A big part of the process was iterating on the color palette and receiving design critique, all while keeping the creative momentum. We enthusiastically tested new colors for each of our use cases. We cranked out cheerful Instagram stories, stress-tested with thumbnails, icons and buttons, and even tested colors for the age of dark mode. We iterated on the details until we were satisfied and able to justify our decisions.

Phase4 — Adaptation: Celebrating the new colors

The color palette was born of fruitful collaboration between brand and product design in the height of the pandemic and endorsed by a team of 60 designers. Getting the thumbs up from a large group of designers was an important milestone in this project, as the future of our colors and their use heavily relies on them. There were three aspects that contributed to the successful color adaptation: clear project objectives as described in phase 2, inclusive work process covered in phase 3 and share outs.

We shared our work in many different forms and forums. We made presentations for different audiences: from extended Share & Learn sessions for color nerds, to quick and fun slides for All Hands presentations for the Product and Design team. At this point, the sky was the limit. To solidify and celebrate, we documented the work with case studies, created mesmerizing color animations and posted it on Slack channels, and printed office posters. Being able to communicate your work and generate excitement really impacted the outcomes of our next step.

GIF showing how our palette evolved from two colors per hue — today named 500 and 200; and comparison between colors in primary and expended palette.

Showcase of how our palette evolved from two colors per hue — today named 500 and 200; and comparison between colors in primary and expended palette.

Phase5 — Implementation: Moving towards the finish line

Implementing color throughout various touch-points can feel daunting. For designers to start exploring and using the new palettes, we created substantial documentation and updated libraries in design tools. For a larger reach outside of the Design team, we needed to establish a roll-out plan that would also encompass our product and app experience, website and CRM channels. We prepared a translation map that provided an understanding of which color values had been changed. In scaling from 8 to 50 colors, came the need for definition of color use-cases. For example, buttons have an active and passive color state, but now we added a color value to their hover state.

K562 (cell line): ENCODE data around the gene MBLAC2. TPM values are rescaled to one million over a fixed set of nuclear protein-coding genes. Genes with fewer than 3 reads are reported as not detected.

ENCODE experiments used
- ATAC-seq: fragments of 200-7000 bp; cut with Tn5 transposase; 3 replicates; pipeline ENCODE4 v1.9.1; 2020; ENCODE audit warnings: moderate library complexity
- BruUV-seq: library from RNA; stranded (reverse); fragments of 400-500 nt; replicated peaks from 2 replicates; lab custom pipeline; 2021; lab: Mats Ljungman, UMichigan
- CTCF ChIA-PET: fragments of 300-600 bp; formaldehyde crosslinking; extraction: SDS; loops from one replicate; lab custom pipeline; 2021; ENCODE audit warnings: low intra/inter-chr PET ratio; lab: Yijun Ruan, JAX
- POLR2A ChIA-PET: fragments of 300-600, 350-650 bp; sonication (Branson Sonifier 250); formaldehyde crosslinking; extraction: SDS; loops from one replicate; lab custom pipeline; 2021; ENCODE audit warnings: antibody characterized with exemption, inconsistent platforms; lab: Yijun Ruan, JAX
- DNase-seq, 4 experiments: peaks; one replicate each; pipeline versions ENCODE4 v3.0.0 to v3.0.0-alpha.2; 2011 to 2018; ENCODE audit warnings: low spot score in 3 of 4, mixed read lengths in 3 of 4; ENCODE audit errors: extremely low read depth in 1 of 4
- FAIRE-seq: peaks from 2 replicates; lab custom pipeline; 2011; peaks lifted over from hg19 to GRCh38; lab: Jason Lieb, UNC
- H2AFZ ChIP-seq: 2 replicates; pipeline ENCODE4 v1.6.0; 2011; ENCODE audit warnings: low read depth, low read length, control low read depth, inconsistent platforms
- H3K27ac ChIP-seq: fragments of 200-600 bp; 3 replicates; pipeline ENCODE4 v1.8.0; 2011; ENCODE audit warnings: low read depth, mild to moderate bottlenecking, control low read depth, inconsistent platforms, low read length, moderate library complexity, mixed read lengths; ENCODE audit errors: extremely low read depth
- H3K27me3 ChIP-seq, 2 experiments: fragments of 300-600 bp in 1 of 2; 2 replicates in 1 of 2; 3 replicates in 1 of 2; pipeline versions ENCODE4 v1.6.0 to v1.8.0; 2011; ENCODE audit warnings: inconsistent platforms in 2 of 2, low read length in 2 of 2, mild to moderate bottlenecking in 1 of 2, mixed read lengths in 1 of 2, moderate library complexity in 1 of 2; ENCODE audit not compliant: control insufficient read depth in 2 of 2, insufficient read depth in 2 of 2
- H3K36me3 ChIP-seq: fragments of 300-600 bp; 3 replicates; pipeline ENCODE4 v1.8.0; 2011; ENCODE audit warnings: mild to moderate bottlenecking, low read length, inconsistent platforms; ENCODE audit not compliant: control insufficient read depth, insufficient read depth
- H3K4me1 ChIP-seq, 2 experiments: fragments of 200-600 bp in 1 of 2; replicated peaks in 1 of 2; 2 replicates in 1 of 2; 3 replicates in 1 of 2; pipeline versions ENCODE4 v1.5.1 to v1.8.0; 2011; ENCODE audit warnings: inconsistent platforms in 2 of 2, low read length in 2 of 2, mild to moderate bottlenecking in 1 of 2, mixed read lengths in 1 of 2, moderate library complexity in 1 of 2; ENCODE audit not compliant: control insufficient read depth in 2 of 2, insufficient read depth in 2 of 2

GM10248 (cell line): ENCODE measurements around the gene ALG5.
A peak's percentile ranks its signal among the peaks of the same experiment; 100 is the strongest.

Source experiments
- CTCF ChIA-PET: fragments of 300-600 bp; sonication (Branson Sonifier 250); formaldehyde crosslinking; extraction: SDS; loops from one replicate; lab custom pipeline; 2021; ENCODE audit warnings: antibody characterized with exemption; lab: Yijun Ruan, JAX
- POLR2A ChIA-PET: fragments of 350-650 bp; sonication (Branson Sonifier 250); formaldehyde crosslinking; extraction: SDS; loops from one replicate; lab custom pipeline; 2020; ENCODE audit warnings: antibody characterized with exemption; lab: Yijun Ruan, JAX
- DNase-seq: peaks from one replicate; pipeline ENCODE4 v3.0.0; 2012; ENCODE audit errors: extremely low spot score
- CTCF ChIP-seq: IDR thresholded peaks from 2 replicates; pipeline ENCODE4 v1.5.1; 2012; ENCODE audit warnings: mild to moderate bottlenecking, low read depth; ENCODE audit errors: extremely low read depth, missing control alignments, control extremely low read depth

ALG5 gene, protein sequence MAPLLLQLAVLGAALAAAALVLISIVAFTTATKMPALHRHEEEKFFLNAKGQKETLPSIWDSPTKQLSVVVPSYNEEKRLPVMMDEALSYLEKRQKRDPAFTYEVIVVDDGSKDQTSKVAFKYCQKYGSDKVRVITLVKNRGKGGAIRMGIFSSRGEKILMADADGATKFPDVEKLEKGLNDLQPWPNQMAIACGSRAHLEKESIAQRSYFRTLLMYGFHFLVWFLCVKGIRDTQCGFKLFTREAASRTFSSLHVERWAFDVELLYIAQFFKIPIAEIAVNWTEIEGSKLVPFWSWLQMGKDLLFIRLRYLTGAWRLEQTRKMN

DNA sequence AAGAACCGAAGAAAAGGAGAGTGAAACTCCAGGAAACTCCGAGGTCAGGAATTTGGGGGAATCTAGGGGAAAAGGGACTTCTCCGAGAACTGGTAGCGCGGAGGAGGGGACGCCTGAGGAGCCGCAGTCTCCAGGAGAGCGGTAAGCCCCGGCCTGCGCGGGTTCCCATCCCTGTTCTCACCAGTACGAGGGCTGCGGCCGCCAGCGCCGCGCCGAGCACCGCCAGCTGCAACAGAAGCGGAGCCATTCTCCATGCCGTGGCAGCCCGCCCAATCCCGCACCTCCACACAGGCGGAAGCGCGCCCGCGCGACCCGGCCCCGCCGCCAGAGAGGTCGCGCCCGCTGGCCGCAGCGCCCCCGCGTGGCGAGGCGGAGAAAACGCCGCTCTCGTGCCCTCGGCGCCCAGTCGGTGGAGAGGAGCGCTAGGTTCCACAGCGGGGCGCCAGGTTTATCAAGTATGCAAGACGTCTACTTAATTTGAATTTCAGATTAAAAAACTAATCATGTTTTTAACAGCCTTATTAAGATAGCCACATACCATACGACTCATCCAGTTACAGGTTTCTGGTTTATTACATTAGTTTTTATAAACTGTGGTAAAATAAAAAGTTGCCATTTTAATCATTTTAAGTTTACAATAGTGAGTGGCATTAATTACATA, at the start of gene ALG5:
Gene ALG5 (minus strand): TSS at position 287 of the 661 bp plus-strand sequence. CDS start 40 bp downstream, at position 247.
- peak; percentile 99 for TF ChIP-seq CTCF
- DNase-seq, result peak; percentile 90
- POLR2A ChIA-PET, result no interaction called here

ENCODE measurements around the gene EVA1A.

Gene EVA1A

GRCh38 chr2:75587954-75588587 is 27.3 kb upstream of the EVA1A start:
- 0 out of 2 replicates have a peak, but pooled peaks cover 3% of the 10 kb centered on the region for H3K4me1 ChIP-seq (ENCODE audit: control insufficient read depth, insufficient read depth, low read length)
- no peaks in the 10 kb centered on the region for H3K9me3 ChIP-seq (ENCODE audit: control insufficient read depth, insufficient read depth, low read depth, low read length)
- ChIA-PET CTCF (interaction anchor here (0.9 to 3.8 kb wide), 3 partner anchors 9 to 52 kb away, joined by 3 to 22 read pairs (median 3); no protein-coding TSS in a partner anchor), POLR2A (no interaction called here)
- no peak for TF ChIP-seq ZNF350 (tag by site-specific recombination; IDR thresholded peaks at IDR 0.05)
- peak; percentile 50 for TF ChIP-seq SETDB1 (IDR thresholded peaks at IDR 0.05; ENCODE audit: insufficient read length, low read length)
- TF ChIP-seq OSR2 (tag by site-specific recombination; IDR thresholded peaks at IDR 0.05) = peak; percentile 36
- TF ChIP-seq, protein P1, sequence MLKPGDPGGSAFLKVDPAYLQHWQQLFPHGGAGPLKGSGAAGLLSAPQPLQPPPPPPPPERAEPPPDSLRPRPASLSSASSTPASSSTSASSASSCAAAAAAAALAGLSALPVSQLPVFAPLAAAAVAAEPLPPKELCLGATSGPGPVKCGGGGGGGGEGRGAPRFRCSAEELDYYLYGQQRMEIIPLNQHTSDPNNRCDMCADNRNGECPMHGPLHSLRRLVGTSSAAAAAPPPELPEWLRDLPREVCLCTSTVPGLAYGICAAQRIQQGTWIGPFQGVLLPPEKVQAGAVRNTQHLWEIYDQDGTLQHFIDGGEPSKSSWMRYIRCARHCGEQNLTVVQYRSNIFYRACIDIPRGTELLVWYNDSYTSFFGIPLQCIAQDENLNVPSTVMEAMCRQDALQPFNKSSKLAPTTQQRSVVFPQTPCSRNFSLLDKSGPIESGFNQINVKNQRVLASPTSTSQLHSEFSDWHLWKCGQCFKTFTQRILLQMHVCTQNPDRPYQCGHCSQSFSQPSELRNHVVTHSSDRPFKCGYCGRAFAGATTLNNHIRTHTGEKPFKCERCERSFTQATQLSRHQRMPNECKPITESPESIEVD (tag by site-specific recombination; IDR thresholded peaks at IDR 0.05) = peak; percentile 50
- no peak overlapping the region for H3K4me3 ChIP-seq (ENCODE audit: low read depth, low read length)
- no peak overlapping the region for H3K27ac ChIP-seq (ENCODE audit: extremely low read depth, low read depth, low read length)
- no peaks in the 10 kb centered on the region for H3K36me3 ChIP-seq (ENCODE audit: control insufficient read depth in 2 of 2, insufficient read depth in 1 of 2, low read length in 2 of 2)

Image showing the N26 color library.

Our libraries support various design use cases. For example, in library we defined all the possible states of button for light and dark mode.

The project started as the WHO announced a world pandemic, and today, we are in the implementation stage with an end on the horizon. We also agreed to a one year freeze of color values to ensure a stable design system, cohesive visual narrative and peace of mind.

Our new palette improved visual accessibility, provided the designers a playground for exploration, and future endeavors for product and brand. Looking back on the extensive body of work we undertook, we brought a maturity to our brand and product, but not without adding a certain degree of complexity to the design system. That said, as we know designers are the most frequent users of a design system; we know that new colors are in good hands.

I was a design lead on this project and just as how a single color cannot shine alone, this work was a close collaboration with a fantastic Senior Product Designer, Emanuel Milicevic. He led the color implementation in product and colors for dark mode. N26’s new color palette was also created with constant support and design critique from the brand and product designers.

Visuals we created by me and animation by my dear coworker Guil Mauler, Senior Motion Designer.

Head here to see part 2 of this article on coxtentualizing colors.

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By Maja Tisel

Senior Brand Designer